While London may be leading the pack, the capital cannot rest on its laurels if it wants to maintain its position. The Index provides food for thought for Europe’s competing cities and suggests ways policy makers can assist those trying to develop the local startup ecosystems – and helping Europe to perhaps, one day, trump its competition across the Atlantic.

Christopher Haley is head of startup and new technology research, and Siddharth Bannerjee digital startups researcher, at Nesta, the UK’s innovation foundation.


As EU funding is lost, “levelling up” needs investment, not just rhetoric

Oh, well. Image: Getty.

Regional inequality was the foundation of Boris Johnson’s election victory and has since become one of the main focuses of his government. However, the enthusiasm of ministers championing the “levelling up” agenda rings hollow when compared with their inertia in preparing a UK replacement for European structural funding. 

Local government, already bearing the brunt of severe funding cuts, relies on European funding to support projects that boost growth in struggling local economies and help people build skills and find secure work. Now that the UK has withdrawn its EU membership, councils’ concerns over how EU funds will be replaced from 2021 are becoming more pronounced.

Johnson’s government has committed to create a domestic structural funding programme, the UK Shared Prosperity Fund (UKSPF), to replace the European Structural and Investment Fund (ESIF). However, other than pledging that UKSPF will “reduce inequalities between communities”, it has offered few details on how funds will be allocated. A public consultation on UKSPF promised by May’s government in 2018 has yet to materialise.

The government’s continued silence on UKSPF is generating a growing sense of unease among councils, especially after the failure of successive governments to prioritise investment in regional development. Indeed, inequalities within the UK have been allowed to grow so much that the UK’s poorest region by EU standards (West Wales & the Valleys) has a GDP of 68 per cent of the average EU GDP, while the UK’s richest region (Inner London) has a GDP of 614 per cent of the EU average – an intra-national disparity that is unique in Europe. If the UK had remained a member of the EU, its number of ‘less developed’ regions in need of most structural funding support would have increased from two to five in 2021-27: South Yorkshire, Tees Valley & Durham and Lincolnshire joining Cornwall & Isles of Scilly and West Wales & the Valley. Ministers have not given guarantees that any region, whether ‘less developed’ or otherwise, will obtain the same amount of funding under UKSPF to which they would have been entitled under ESIF.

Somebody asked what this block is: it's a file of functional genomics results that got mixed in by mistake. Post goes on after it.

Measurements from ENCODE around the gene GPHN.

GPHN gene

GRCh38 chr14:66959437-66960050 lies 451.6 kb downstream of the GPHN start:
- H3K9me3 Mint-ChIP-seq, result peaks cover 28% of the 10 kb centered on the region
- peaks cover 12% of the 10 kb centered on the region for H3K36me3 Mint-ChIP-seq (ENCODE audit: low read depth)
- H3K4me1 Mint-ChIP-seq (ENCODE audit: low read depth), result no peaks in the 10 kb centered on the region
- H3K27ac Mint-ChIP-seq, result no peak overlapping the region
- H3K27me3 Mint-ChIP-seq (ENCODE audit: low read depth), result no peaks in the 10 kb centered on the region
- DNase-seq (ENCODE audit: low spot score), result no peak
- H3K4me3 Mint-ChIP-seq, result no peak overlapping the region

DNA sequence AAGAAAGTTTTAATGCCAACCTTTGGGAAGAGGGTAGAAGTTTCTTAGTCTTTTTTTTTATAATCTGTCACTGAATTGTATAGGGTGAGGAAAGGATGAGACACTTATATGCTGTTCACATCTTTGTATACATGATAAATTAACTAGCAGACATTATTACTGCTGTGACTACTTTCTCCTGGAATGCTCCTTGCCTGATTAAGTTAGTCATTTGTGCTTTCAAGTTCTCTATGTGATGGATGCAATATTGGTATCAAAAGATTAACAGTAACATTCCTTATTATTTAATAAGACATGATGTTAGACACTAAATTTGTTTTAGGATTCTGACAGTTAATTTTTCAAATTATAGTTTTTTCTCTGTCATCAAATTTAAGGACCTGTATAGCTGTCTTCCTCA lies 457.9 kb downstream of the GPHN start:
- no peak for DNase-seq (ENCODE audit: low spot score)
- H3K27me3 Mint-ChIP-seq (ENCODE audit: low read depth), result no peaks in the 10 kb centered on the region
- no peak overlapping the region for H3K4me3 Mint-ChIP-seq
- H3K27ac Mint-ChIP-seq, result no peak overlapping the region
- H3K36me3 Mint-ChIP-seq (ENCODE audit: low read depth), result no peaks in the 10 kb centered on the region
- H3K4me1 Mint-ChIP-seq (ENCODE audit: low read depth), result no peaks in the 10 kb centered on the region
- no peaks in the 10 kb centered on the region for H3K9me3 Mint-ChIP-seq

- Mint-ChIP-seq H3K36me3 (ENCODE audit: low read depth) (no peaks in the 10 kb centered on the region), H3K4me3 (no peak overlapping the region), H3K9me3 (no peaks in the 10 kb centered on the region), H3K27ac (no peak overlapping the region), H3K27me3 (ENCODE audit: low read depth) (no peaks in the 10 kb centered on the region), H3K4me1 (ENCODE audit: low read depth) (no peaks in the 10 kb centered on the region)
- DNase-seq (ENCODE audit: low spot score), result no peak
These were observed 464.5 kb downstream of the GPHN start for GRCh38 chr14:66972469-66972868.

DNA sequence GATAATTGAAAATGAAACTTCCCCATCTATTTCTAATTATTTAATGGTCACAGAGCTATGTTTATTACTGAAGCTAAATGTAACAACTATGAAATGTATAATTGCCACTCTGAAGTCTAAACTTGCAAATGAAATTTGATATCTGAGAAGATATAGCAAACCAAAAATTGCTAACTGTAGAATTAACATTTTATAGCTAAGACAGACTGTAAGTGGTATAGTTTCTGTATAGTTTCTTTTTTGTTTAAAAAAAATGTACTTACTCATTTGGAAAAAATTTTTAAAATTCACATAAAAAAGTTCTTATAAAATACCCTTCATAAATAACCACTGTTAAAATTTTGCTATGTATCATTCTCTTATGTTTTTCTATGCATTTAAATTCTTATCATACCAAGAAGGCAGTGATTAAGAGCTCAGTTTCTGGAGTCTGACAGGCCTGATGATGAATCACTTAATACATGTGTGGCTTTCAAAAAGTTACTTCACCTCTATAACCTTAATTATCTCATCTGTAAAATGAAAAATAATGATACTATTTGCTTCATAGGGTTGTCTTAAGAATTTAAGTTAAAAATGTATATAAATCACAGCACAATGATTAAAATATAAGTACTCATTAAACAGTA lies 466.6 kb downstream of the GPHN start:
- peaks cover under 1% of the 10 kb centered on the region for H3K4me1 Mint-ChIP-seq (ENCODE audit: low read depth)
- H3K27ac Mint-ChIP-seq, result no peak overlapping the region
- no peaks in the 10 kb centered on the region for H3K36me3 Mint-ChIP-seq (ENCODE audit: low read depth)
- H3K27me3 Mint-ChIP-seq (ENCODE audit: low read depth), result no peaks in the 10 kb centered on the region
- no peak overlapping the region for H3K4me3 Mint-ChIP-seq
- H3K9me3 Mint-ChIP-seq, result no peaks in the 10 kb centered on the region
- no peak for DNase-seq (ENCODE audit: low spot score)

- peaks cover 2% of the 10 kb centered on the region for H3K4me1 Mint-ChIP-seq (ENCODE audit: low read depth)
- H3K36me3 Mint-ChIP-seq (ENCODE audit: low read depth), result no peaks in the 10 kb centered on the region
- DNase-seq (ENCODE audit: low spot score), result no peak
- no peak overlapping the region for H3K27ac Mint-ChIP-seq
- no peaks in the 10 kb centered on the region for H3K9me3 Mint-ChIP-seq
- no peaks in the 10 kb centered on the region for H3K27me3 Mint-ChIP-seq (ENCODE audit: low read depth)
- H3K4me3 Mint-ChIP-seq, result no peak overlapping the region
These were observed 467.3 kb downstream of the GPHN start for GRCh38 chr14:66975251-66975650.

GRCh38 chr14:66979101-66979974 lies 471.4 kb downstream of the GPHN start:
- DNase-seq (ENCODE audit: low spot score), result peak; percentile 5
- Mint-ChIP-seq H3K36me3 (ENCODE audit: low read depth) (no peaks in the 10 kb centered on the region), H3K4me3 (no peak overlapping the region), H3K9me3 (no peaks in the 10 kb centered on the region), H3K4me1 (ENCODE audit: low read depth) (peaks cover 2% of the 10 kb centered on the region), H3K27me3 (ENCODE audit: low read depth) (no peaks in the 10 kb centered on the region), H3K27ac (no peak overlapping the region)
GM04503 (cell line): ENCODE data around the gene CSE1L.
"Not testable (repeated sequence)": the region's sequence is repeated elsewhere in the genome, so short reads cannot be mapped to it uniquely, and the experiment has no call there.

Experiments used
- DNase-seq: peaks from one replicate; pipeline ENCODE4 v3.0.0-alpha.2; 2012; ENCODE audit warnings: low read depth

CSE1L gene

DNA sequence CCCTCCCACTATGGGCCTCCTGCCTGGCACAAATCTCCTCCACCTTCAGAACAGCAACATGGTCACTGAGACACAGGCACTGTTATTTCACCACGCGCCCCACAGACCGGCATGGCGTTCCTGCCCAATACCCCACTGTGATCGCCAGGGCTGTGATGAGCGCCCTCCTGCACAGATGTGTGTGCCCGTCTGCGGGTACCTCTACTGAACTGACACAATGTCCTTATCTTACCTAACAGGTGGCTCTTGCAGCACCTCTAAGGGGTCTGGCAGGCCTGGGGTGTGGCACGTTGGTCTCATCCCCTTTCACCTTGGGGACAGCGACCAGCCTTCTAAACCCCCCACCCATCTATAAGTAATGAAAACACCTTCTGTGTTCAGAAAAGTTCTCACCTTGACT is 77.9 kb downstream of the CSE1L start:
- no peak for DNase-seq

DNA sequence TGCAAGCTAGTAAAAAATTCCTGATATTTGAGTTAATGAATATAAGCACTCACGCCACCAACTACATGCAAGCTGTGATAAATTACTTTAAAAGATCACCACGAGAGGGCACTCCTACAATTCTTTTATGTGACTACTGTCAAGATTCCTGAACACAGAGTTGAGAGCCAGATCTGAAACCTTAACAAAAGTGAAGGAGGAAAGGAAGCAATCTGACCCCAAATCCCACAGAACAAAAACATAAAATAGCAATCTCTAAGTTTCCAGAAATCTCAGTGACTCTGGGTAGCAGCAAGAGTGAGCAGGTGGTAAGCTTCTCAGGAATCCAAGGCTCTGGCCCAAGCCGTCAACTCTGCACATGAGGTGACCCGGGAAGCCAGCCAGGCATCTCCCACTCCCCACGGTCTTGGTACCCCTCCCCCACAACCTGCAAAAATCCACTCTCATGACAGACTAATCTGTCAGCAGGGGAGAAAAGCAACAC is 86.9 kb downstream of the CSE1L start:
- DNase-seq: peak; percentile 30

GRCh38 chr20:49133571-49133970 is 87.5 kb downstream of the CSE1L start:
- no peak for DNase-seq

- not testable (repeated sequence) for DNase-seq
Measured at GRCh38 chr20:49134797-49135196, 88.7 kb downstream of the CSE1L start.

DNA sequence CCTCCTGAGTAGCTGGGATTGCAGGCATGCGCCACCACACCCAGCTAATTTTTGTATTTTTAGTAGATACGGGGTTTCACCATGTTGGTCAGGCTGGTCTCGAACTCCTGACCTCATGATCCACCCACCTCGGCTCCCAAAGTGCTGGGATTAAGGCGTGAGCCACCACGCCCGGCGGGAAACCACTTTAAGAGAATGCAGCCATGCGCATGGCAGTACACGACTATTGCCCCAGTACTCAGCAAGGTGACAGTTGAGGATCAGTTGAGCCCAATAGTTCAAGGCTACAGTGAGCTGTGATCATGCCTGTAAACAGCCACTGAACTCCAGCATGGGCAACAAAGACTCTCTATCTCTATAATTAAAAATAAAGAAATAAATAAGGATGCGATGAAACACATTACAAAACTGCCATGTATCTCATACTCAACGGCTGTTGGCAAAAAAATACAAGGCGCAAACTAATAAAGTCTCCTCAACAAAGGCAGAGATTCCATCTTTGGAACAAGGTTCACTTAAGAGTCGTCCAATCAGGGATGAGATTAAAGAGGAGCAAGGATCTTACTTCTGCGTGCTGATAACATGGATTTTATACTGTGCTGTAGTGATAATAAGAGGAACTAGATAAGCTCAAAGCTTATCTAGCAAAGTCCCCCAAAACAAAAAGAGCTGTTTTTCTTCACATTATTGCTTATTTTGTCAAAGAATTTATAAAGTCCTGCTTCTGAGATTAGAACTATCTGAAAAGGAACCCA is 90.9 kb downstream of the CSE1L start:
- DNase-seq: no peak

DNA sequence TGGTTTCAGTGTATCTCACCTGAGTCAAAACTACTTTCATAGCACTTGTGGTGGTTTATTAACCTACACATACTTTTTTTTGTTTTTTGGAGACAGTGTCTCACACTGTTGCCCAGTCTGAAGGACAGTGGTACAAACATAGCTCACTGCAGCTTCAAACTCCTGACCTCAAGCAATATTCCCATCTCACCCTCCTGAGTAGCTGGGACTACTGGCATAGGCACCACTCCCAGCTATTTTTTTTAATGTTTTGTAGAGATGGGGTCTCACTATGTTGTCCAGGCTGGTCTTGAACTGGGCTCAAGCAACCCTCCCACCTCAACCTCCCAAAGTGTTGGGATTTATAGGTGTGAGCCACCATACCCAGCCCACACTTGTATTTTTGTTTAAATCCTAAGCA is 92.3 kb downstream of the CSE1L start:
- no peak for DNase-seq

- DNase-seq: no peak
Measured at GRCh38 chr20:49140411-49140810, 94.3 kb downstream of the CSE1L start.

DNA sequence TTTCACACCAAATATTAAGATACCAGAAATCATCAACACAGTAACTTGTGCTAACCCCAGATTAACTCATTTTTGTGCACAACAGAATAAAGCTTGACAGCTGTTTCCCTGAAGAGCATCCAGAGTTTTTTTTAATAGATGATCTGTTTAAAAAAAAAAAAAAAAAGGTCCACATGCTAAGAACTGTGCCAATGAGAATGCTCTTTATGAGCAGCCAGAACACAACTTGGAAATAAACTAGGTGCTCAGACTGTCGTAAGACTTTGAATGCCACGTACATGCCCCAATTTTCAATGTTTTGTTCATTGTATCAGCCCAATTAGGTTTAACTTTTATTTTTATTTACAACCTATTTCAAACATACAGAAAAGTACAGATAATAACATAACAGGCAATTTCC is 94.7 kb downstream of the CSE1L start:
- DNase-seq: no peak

The government is reportedly contemplating changing the Treasury’s fiscal rules so public spending favours programmes that reduce regional inequalities as well as provide value for money, but this alone will not rebalance the economy. A shared prosperity fund like UKSPF has the potential to be the master key that unlocks inclusive growth throughout the country, particularly if it involves less bureaucracy than ESIF and aligns funding more effectively with the priorities of local people. 

In NLGN’s Community Commissioning report, we recommended that this funding should be devolved to communities directly to decide local priorities for the investment. By enabling community ownership of design and administration, the UK government would create an innovative domestic structural funding scheme that promotes inclusion in its process as well as its outcomes.

NLGN’s latest report, Cultivating Local Inclusive Growth: In Practice, highlights the range of policy levers and resources that councils can use to promote inclusive growth in their area. It demonstrates that, through collaboration with communities and cross-sector partners, councils are already doing sterling work to enhance economic and social inclusion. Their efforts could be further enhanced with a fund that learns lessons from ESIF’s successes and flaws: a UKSPF that is easier to access, designed and delivered by local communities, properly funded, and specifically targeted at promoting social and economic inclusion in regions that need it most. “Getting Brexit done” was meant to free up the government’s time to focus once more on pressing domestic priorities. “Getting inclusive growth done” should be at the top of any new to-do list.

Charlotte Morgan is senior researcher at the New Local Government Network.